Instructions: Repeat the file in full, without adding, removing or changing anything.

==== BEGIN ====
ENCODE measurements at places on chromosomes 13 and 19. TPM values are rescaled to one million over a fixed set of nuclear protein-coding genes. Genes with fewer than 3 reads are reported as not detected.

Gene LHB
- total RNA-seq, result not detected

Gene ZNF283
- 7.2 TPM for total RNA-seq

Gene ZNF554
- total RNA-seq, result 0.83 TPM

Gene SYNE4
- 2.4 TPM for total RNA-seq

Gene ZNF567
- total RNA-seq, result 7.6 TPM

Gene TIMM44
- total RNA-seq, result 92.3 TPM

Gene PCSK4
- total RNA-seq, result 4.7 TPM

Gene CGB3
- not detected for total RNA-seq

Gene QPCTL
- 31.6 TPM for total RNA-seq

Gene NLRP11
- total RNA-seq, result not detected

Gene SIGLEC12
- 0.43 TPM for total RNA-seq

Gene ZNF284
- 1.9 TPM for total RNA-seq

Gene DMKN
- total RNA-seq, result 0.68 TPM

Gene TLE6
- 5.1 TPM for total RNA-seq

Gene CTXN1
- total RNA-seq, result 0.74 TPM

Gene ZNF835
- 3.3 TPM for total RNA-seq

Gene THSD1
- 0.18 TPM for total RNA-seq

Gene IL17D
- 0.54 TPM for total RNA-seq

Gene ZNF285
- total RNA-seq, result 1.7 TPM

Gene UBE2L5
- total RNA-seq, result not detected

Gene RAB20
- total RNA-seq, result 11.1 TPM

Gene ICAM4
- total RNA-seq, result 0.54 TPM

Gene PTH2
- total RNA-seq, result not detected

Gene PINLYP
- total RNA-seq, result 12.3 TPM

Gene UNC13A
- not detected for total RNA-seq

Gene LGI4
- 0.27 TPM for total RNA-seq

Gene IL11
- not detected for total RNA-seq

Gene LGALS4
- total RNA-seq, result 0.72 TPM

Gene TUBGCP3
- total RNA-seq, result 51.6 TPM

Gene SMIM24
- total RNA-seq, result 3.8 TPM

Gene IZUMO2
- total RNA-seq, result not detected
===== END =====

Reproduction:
ENCODE measurements at places on chromosomes 13 and 19. TPM values are rescaled to one million over a fixed set of nuclear protein-coding genes. Genes with fewer than 3 reads are reported as not detected.

Gene LHB
- total RNA-seq, result not detected

Gene ZNF283
- 7.2 TPM for total RNA-seq

Gene ZNF554
- total RNA-seq, result 0.83 TPM

Gene SYNE4
- 2.4 TPM for total RNA-seq

Gene ZNF567
- total RNA-seq, result 7.6 TPM

Gene TIMM44
- total RNA-seq, result 92.3 TPM

Gene PCSK4
- total RNA-seq, result 4.7 TPM

Gene CGB3
- not detected for total RNA-seq

Gene QPCTL
- 31.6 TPM for total RNA-seq

Gene NLRP11
- total RNA-seq, result not detected

Gene SIGLEC12
- 0.43 TPM for total RNA-seq

Gene ZNF284
- 1.9 TPM for total RNA-seq

Gene DMKN
- total RNA-seq, result 0.68 TPM

Gene TLE6
- 5.1 TPM for total RNA-seq

Gene CTXN1
- total RNA-seq, result 0.74 TPM

Gene ZNF835
- 3.3 TPM for total RNA-seq

Gene THSD1
- 0.18 TPM for total RNA-seq

Gene IL17D
- 0.54 TPM for total RNA-seq

Gene ZNF285
- total RNA-seq, result 1.7 TPM

Gene UBE2L5
- total RNA-seq, result not detected

Gene RAB20
- total RNA-seq, result 11.1 TPM

Gene ICAM4
- total RNA-seq, result 0.54 TPM

Gene PTH2
- total RNA-seq, result not detected

Gene PINLYP
- total RNA-seq, result 12.3 TPM

Gene UNC13A
- not detected for total RNA-seq

Gene LGI4
- 0.27 TPM for total RNA-seq

Gene IL11
- not detected for total RNA-seq

Gene LGALS4
- total RNA-seq, result 0.72 TPM

Gene TUBGCP3
- total RNA-seq, result 51.6 TPM

Gene SMIM24
- total RNA-seq, result 3.8 TPM

Gene IZUMO2
- total RNA-seq, result not detected